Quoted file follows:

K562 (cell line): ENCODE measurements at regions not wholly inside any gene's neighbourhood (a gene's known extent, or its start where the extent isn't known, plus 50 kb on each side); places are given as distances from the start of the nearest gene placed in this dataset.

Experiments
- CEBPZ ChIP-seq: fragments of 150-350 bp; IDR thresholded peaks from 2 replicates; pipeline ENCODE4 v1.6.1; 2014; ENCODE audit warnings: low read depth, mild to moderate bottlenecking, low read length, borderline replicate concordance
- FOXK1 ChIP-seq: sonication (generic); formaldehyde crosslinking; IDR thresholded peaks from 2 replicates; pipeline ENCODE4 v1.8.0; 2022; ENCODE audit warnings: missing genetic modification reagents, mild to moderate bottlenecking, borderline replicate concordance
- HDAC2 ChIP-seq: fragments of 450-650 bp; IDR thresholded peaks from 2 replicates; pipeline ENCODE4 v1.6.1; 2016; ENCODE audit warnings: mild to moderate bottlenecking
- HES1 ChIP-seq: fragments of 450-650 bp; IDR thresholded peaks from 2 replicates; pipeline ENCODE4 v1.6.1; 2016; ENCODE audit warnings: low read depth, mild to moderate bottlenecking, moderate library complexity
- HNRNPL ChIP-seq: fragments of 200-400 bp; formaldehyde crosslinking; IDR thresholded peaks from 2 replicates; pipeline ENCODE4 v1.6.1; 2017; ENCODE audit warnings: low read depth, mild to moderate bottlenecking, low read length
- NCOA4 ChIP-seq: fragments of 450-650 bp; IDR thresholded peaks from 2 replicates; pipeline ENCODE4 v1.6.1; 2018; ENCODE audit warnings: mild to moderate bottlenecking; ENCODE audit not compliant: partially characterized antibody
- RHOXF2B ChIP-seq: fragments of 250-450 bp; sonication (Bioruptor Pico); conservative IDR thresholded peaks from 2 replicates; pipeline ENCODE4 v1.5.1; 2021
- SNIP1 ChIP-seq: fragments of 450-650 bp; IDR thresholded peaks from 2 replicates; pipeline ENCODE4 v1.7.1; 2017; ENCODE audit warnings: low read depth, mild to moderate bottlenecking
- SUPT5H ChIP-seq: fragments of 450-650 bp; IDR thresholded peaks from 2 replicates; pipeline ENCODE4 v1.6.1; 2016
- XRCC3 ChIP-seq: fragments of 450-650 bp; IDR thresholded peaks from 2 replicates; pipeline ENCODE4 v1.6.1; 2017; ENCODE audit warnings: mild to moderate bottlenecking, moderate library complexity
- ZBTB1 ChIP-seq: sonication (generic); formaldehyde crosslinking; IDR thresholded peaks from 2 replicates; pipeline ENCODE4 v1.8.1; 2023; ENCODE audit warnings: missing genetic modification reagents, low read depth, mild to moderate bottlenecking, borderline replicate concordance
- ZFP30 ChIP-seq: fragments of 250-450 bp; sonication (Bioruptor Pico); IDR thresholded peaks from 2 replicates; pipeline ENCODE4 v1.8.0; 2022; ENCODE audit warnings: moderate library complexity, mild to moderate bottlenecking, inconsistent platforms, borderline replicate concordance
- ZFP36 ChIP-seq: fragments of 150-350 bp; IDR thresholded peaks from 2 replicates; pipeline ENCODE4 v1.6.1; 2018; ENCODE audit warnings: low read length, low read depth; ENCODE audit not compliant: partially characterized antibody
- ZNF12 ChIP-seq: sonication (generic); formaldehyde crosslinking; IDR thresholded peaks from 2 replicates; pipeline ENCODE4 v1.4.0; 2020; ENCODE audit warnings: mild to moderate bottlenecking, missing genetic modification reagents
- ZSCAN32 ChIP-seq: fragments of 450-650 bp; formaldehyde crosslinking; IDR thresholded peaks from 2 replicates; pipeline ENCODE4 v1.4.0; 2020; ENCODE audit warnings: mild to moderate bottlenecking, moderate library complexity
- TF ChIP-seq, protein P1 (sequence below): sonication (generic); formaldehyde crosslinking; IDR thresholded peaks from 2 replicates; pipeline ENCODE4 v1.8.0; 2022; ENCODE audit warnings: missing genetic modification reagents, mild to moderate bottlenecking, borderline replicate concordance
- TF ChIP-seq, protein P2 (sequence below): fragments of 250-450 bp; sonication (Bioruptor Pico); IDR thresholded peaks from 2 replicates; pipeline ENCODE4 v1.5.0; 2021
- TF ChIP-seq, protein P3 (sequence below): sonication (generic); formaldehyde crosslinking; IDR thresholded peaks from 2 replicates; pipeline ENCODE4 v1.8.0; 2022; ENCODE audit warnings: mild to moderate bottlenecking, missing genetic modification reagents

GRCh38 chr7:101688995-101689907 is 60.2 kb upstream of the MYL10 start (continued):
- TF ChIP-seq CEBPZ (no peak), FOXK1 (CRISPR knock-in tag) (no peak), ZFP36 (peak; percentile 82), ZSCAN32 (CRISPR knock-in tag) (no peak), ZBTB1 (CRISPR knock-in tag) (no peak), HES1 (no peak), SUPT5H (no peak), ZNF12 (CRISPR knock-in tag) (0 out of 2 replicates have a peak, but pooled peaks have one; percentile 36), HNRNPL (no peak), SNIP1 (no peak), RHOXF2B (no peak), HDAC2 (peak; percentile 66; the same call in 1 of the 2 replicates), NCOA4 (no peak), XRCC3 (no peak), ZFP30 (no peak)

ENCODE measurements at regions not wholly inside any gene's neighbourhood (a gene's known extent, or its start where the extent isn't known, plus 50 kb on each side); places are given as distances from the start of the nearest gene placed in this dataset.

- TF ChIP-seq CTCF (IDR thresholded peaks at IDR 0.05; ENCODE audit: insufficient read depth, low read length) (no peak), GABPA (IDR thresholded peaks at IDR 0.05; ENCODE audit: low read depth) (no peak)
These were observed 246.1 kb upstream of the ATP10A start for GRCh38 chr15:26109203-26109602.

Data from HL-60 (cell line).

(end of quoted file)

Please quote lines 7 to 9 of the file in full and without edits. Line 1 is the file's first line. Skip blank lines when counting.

- HNRNPL ChIP-seq: fragments of 200-400 bp; formaldehyde crosslinking; IDR thresholded peaks from 2 replicates; pipeline ENCODE4 v1.6.1; 2017; ENCODE audit warnings: low read depth, mild to moderate bottlenecking, low read length
- NCOA4 ChIP-seq: fragments of 450-650 bp; IDR thresholded peaks from 2 replicates; pipeline ENCODE4 v1.6.1; 2018; ENCODE audit warnings: mild to moderate bottlenecking; ENCODE audit not compliant: partially characterized antibody
- RHOXF2B ChIP-seq: fragments of 250-450 bp; sonication (Bioruptor Pico); conservative IDR thresholded peaks from 2 replicates; pipeline ENCODE4 v1.5.1; 2021